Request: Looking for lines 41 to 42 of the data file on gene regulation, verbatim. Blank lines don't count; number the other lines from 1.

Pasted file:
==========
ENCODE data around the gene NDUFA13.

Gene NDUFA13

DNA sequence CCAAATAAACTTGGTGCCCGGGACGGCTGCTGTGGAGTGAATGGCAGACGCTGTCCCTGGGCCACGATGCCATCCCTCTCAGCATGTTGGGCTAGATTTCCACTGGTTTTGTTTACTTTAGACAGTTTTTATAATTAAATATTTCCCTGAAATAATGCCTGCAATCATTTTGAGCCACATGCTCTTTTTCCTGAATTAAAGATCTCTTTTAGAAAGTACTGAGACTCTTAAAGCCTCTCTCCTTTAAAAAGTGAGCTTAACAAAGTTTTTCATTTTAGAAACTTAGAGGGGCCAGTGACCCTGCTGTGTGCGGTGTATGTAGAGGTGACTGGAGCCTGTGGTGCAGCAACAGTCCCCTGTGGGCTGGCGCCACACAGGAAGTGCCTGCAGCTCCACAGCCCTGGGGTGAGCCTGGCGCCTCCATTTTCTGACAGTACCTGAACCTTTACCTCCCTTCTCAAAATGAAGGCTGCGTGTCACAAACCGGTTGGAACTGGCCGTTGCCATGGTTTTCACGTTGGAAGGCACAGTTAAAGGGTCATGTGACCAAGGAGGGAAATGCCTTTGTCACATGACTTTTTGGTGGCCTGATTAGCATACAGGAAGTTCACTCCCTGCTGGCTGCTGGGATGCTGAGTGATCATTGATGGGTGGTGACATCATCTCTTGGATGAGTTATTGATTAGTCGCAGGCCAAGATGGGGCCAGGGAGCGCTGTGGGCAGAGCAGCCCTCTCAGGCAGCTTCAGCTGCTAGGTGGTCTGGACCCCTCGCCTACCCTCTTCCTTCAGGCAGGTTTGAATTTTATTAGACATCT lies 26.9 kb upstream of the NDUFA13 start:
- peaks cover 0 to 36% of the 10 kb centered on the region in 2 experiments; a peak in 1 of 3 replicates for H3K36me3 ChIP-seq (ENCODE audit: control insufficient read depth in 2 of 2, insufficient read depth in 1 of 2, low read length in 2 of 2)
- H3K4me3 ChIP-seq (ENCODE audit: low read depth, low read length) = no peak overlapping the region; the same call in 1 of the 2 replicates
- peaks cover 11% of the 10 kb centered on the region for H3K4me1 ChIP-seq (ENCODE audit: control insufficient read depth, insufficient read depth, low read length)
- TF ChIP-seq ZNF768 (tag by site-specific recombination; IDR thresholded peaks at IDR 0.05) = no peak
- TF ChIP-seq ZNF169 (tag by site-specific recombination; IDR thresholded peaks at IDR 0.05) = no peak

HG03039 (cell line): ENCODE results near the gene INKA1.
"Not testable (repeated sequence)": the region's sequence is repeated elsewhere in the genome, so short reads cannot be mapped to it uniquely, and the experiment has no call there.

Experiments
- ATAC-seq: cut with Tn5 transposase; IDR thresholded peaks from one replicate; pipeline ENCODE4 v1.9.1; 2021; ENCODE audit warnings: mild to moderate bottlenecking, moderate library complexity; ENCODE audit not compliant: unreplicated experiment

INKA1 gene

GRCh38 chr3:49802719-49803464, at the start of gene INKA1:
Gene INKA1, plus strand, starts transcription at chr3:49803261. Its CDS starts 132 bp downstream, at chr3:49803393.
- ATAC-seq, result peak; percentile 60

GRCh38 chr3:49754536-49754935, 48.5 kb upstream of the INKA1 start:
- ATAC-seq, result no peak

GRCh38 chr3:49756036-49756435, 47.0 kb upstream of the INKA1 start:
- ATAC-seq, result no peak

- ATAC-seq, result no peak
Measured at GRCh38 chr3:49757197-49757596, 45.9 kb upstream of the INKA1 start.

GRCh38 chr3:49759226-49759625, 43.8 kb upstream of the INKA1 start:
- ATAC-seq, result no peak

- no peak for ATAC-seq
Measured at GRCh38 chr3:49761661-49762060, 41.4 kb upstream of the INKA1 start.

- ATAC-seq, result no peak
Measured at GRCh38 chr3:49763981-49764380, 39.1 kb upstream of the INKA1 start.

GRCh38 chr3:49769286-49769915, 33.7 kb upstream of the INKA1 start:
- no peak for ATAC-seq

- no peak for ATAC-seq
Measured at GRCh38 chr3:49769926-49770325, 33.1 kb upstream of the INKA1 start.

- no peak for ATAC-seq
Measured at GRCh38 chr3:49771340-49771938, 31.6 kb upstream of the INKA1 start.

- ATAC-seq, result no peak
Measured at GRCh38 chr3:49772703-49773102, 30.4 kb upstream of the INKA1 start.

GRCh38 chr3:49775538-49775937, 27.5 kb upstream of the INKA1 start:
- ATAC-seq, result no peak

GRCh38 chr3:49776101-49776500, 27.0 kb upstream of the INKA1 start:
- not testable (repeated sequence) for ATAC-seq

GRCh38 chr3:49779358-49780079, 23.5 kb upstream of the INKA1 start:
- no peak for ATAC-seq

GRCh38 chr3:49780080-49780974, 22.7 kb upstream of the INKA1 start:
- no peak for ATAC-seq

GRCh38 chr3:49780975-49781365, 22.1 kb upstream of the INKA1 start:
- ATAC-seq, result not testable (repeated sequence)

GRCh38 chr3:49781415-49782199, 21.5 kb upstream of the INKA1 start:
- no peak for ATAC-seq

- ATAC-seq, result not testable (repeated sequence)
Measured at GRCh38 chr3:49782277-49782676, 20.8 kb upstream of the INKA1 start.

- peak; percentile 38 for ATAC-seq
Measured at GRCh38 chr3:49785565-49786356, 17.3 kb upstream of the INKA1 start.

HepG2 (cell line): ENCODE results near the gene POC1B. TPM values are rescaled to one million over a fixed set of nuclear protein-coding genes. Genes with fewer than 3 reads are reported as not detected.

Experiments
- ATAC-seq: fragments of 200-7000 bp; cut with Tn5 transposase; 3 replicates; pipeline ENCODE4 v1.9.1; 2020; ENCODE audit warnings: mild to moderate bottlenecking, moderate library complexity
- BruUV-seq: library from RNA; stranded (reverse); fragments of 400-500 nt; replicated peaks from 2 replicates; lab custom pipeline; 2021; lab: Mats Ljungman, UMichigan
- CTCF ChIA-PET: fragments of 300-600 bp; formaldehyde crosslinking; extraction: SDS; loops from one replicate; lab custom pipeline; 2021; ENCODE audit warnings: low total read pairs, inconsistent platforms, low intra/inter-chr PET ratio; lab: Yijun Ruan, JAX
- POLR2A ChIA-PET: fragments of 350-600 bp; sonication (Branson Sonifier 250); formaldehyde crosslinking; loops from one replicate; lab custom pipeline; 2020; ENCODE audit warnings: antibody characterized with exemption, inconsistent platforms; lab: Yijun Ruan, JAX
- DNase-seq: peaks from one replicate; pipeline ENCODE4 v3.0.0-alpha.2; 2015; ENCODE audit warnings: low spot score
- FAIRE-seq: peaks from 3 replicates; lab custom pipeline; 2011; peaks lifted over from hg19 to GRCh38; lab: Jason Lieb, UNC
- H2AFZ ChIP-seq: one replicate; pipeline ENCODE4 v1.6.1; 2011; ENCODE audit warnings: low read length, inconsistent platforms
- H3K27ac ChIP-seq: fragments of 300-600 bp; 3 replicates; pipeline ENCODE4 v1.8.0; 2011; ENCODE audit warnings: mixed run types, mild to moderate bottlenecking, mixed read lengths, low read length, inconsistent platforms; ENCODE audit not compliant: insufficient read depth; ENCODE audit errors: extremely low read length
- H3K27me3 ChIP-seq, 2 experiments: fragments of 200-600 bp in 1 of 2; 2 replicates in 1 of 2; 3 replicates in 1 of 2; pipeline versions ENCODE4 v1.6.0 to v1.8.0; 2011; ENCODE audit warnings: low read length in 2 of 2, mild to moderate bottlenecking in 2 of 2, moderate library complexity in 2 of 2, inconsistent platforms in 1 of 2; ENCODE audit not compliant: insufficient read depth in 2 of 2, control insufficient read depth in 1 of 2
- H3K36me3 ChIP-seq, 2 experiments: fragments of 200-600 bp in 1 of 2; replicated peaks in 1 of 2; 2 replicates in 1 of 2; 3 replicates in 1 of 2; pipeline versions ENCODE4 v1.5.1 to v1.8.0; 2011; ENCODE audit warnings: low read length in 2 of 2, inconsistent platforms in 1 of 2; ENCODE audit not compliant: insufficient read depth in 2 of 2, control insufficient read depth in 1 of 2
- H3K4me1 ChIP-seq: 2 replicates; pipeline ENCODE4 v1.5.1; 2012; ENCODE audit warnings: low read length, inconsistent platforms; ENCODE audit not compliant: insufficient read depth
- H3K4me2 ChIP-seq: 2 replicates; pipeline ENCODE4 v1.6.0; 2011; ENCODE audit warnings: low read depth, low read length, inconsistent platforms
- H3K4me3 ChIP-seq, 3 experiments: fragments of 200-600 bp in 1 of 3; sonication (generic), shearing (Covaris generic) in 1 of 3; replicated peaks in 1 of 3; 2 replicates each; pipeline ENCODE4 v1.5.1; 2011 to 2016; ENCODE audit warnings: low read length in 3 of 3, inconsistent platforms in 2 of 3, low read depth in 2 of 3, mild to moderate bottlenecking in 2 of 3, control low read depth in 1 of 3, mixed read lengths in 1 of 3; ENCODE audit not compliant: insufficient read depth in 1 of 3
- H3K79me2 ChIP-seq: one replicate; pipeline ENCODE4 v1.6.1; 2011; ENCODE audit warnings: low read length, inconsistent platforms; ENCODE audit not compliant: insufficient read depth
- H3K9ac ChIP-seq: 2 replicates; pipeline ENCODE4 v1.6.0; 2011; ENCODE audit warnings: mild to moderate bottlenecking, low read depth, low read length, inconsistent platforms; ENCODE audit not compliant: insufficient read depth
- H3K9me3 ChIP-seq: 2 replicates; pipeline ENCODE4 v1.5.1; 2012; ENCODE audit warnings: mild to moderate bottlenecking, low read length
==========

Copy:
GRCh38 chr3:49779358-49780079, 23.5 kb upstream of the INKA1 start:
- no peak for ATAC-seq